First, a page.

The FAILSAFE mode may be configured at any time
by setting the #10 dipswitch to the “on” or “off” position
as desired. The failsafe condition is acted upon by
the compressor in the event that communication is lost
for 5 or more minutes. Upon the re-establishment of
communication to the rack controller the run command
from the rack controller overrides the failsafe
command.
The failsafe switch position may be changed at anytime.
However, the module must be reset before the control
module recognizes a change in the switch position.
When the compressor is running in the failsafe “on”
position, all of the compressor protection features are
enabled with the exception of welded contactor.
There are different philosophies regarding the failsafe
settings. One suggestion is to observe the typical
“percent of full load capacity” required to satisfy demand
(this is perhaps seasonal). Setting the switches to
provide this capacity (with perhaps a little reserve) is
one approach.
As with all dipswitch positions, a legend may be found
inside the lower cover of the control module that
explains the switch positions.
1.2.4 Welded Contactor Protection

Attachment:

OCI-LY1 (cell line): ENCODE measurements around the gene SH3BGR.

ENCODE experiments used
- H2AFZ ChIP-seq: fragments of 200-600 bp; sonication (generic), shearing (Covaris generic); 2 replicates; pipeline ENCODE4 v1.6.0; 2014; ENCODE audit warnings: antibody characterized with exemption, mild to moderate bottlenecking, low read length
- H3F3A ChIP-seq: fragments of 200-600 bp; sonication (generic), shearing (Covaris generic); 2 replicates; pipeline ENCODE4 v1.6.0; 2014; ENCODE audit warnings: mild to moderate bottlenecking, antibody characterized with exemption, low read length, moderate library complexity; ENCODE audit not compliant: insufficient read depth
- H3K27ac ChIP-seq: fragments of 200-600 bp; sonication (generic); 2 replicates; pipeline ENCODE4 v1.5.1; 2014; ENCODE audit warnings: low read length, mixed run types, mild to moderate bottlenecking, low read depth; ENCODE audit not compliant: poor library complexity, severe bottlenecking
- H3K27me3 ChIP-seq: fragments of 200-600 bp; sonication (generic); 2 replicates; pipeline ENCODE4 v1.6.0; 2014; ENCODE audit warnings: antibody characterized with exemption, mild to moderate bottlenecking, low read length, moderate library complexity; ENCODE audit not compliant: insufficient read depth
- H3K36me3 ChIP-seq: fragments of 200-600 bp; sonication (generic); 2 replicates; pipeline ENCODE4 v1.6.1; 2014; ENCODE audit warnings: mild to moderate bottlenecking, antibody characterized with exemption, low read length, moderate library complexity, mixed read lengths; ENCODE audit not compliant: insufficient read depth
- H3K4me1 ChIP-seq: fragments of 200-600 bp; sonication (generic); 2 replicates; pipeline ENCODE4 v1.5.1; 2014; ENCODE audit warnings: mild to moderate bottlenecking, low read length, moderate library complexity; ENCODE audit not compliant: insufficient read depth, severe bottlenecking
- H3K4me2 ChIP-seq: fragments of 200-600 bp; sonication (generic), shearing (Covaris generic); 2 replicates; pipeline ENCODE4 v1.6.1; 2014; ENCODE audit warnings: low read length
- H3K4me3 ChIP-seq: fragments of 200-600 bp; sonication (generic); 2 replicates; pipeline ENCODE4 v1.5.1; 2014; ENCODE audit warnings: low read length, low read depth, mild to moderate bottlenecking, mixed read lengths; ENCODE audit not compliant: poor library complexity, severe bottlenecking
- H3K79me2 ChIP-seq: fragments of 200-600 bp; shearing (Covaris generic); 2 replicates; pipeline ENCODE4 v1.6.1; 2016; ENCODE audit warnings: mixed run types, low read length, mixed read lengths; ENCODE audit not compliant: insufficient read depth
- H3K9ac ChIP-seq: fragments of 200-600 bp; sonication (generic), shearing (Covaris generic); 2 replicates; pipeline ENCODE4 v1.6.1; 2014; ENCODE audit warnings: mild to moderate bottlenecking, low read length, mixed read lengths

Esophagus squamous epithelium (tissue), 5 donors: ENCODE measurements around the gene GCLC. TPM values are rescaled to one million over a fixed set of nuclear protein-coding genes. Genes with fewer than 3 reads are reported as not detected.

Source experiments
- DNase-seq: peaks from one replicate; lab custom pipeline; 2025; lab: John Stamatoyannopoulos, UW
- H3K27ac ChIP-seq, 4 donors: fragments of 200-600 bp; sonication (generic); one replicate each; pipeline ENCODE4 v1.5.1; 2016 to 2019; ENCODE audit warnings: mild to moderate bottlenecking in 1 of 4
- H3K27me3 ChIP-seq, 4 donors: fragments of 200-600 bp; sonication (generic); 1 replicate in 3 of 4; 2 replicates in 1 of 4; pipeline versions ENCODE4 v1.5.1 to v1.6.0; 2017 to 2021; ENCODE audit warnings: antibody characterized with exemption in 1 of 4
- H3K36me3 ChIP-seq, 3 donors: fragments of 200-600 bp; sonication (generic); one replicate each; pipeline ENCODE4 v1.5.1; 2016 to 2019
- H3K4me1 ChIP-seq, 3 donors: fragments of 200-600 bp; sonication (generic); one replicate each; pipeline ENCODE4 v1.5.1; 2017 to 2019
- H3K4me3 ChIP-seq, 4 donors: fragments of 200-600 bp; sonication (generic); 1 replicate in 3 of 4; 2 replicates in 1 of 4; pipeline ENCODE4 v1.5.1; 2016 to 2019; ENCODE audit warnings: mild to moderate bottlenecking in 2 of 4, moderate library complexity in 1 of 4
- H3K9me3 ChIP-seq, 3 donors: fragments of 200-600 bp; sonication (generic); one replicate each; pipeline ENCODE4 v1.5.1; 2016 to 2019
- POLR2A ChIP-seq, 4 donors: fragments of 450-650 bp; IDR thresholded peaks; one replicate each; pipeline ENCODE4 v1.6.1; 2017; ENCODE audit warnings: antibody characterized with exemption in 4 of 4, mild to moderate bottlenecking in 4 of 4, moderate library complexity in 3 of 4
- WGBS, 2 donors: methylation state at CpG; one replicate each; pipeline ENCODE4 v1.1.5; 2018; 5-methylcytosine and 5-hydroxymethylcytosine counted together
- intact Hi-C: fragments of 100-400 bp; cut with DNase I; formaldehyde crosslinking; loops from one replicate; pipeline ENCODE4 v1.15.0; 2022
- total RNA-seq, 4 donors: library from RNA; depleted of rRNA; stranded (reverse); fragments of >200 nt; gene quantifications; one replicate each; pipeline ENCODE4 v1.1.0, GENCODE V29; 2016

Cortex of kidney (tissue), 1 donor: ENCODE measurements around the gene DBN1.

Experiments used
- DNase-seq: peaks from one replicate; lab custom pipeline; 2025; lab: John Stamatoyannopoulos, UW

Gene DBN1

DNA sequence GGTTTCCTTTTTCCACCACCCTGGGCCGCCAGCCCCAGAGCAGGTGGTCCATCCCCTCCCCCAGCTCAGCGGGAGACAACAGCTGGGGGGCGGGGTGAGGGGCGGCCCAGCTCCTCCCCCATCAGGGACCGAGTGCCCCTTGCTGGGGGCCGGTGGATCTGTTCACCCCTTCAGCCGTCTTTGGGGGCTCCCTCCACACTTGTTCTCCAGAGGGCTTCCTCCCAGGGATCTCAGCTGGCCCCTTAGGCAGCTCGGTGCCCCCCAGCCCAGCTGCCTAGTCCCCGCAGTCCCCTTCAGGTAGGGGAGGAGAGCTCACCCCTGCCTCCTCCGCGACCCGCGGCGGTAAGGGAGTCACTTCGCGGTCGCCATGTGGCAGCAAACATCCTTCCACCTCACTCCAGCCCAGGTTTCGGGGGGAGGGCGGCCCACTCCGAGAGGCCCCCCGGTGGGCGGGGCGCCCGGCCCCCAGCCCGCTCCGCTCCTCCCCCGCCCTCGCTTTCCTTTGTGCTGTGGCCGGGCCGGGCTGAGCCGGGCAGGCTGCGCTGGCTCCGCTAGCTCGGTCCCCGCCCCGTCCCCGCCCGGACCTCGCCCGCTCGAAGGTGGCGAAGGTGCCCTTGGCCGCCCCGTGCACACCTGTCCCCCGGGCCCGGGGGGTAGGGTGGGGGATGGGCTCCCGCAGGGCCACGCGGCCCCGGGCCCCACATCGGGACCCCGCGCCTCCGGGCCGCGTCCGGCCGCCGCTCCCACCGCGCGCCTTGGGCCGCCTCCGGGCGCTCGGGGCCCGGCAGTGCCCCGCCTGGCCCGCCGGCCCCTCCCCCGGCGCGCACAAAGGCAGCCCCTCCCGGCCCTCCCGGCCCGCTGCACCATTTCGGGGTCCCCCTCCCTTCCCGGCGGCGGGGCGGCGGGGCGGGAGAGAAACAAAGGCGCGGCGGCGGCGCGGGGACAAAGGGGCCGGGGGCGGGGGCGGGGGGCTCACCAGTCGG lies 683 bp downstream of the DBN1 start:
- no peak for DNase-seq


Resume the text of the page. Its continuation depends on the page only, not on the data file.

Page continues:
Voltage is sensed at the motor terminals of the
Intelligent Store Discus compressor. If voltage is
present after the contactor has been signaled to
“open”, the module will send a welded contactor alarm
© 2008 Emerson Climate Technologies
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to the E2. The E2 then issues a run command to the
module to load the contactor, bringing all three legs of
the power supply to the compressor back on line. This
prevents a single-phase motor burn. The compressor
will run continuously until the unit is manually shut
down or the alarm is cleared in the E2. Safety devices
(pressure switches and motor protection) will attempt
to override this feature.
This is not to be confused with single-phase protection
at start-up or while running. In that case, the contactor
will be instructed to “open”, shutting down the
compressor.
1.2.5 Crank Case Heater (CCH) Control
The sensor module contains an on-board CCH control
relay. An auxiliary contactor is no longer required to
turn the heater on when the compressor turns off.
The appropriate voltage supply to the CCH power input
terminals (115 V / 230 V) is required.
1.2.6 Start-up Delay feature
To reduce the sudden in-rush of power associated with
multiple compressors starting at one time, compressor
start-ups are staggered slightly at the end of the
anti-short cycle delay. The delay is equal to 100
milliseconds x node number. Therefore node number
4 will start 0.3 seconds after node number 1. Refer to